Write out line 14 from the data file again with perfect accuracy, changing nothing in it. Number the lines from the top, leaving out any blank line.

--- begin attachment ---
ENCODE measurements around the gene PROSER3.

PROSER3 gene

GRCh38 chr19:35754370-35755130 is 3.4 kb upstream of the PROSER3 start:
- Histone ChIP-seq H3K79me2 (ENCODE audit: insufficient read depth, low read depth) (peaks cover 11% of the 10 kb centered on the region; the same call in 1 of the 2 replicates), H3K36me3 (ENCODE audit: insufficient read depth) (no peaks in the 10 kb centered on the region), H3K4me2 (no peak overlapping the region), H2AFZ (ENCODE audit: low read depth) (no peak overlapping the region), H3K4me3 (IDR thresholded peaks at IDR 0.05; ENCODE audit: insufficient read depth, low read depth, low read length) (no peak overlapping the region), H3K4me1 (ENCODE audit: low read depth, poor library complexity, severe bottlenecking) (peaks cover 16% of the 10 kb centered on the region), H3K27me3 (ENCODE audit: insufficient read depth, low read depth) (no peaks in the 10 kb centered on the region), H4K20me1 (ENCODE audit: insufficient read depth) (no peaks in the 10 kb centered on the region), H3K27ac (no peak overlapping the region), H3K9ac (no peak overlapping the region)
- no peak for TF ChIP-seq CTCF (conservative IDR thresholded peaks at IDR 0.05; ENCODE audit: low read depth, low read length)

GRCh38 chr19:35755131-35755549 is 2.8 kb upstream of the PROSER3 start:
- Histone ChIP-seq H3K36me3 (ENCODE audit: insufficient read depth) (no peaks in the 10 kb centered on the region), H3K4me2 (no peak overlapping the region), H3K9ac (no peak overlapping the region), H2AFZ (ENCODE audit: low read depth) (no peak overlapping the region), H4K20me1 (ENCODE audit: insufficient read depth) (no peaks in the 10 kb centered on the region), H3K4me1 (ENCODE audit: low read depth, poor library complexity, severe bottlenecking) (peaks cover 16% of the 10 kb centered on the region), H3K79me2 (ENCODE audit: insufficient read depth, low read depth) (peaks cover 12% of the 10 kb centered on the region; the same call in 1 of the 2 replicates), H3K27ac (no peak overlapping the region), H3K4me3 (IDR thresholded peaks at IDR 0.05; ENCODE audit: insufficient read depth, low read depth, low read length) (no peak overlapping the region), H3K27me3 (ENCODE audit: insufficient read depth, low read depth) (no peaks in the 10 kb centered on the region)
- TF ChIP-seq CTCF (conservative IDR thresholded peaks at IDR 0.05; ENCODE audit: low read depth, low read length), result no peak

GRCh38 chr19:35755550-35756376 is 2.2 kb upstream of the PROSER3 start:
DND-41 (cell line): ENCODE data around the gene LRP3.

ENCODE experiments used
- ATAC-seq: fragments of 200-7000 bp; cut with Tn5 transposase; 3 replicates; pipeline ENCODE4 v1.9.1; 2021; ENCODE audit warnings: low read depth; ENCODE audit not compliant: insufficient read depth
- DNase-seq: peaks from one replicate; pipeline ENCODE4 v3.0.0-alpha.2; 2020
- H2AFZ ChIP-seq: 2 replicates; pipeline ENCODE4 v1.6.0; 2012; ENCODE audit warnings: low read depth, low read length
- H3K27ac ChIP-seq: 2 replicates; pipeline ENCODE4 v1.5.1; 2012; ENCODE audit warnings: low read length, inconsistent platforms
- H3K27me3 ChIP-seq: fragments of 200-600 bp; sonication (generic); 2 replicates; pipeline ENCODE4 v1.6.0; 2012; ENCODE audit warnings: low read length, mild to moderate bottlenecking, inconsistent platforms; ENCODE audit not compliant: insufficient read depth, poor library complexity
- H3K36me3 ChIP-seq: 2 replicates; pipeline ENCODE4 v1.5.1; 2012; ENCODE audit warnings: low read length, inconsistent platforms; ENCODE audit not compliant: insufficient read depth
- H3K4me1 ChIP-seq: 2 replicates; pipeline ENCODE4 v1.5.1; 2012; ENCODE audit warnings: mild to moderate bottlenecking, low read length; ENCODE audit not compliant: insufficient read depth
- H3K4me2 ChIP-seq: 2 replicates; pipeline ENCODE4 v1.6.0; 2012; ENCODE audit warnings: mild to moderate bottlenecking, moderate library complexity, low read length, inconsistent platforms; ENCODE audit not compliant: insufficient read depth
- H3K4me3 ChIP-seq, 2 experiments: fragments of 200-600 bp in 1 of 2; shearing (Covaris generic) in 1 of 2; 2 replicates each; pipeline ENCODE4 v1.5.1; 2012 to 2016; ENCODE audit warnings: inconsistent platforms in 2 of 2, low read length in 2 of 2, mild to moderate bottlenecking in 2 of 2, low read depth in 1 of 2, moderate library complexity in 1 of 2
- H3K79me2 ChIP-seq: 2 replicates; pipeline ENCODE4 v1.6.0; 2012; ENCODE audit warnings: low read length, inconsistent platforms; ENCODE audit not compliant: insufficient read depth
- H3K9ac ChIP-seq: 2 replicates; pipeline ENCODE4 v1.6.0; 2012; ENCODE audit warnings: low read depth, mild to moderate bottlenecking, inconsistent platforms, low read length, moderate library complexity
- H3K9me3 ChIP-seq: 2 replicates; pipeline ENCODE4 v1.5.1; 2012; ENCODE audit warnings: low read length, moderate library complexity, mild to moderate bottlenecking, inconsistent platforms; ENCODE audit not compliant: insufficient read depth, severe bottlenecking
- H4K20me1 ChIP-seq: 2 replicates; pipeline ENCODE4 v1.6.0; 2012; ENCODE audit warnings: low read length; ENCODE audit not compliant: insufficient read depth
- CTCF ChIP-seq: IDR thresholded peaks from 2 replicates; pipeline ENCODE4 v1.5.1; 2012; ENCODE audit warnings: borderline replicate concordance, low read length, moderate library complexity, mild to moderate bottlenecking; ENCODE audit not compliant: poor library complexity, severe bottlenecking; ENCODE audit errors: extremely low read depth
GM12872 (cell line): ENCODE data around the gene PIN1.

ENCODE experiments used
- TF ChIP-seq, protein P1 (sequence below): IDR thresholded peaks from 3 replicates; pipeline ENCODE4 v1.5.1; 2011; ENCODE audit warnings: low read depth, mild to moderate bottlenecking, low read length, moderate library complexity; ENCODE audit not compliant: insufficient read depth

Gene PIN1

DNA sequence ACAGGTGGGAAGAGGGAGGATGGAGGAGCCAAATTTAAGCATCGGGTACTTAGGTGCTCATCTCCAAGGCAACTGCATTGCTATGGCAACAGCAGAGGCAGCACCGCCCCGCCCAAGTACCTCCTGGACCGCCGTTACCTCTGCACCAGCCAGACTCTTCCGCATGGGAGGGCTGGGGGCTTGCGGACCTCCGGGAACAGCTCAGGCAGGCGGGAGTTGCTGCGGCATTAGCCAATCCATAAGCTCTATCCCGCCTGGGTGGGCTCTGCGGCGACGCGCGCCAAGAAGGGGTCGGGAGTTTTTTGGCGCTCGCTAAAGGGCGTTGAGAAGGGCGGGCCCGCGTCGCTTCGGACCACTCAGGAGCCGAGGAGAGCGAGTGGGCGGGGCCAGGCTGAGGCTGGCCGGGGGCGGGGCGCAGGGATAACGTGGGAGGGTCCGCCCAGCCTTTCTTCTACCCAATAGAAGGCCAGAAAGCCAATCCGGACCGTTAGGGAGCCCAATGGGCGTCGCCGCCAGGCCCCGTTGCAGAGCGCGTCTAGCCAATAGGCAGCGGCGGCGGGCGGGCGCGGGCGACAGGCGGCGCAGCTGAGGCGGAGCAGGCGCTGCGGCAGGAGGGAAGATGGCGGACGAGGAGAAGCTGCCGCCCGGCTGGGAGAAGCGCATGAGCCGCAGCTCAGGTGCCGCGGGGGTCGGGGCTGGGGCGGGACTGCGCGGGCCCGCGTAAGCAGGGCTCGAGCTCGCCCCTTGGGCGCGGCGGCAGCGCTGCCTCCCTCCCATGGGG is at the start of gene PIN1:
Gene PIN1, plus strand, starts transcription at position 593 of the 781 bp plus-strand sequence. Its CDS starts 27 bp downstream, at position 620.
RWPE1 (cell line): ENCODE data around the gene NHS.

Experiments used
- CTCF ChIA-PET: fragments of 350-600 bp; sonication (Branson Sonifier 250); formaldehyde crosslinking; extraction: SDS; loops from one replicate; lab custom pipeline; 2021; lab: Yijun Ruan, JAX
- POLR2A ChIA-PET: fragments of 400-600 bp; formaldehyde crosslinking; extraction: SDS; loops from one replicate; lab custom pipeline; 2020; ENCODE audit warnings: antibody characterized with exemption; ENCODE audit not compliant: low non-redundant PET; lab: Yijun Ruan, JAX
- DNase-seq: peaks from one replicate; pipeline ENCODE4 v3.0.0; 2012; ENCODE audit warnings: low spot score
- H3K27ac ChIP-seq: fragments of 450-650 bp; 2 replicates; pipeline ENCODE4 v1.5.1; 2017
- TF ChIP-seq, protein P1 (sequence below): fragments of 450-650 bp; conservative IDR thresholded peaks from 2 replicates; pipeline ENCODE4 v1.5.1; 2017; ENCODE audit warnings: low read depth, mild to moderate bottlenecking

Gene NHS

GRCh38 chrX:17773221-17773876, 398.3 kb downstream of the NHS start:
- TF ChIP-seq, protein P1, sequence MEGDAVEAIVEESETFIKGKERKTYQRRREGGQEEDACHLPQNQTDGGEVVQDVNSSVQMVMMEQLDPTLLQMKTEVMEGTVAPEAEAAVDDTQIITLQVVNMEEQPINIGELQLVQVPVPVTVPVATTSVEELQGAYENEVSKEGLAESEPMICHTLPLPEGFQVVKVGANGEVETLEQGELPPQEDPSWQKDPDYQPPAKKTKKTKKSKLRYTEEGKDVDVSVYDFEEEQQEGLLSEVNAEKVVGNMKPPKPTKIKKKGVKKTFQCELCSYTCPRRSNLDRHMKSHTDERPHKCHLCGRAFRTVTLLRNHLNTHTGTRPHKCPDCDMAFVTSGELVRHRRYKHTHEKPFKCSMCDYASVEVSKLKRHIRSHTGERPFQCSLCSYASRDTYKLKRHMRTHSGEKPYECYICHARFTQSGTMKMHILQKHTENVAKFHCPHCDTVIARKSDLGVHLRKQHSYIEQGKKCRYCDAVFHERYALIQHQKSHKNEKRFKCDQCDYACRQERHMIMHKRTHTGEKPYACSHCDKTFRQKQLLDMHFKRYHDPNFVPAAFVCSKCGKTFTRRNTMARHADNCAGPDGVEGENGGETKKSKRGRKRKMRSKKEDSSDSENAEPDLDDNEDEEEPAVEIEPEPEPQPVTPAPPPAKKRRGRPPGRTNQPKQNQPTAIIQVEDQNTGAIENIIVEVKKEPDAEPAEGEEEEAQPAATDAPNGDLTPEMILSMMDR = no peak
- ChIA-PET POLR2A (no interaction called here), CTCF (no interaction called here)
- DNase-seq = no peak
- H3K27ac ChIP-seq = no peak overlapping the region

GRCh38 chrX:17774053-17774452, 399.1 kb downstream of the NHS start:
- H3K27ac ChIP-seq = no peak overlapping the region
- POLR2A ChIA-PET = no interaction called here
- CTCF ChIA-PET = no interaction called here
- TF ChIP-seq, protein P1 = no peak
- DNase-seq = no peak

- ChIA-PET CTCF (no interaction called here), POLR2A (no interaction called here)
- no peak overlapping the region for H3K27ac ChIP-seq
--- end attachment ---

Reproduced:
- H2AFZ ChIP-seq: 2 replicates; pipeline ENCODE4 v1.6.0; 2012; ENCODE audit warnings: low read depth, low read length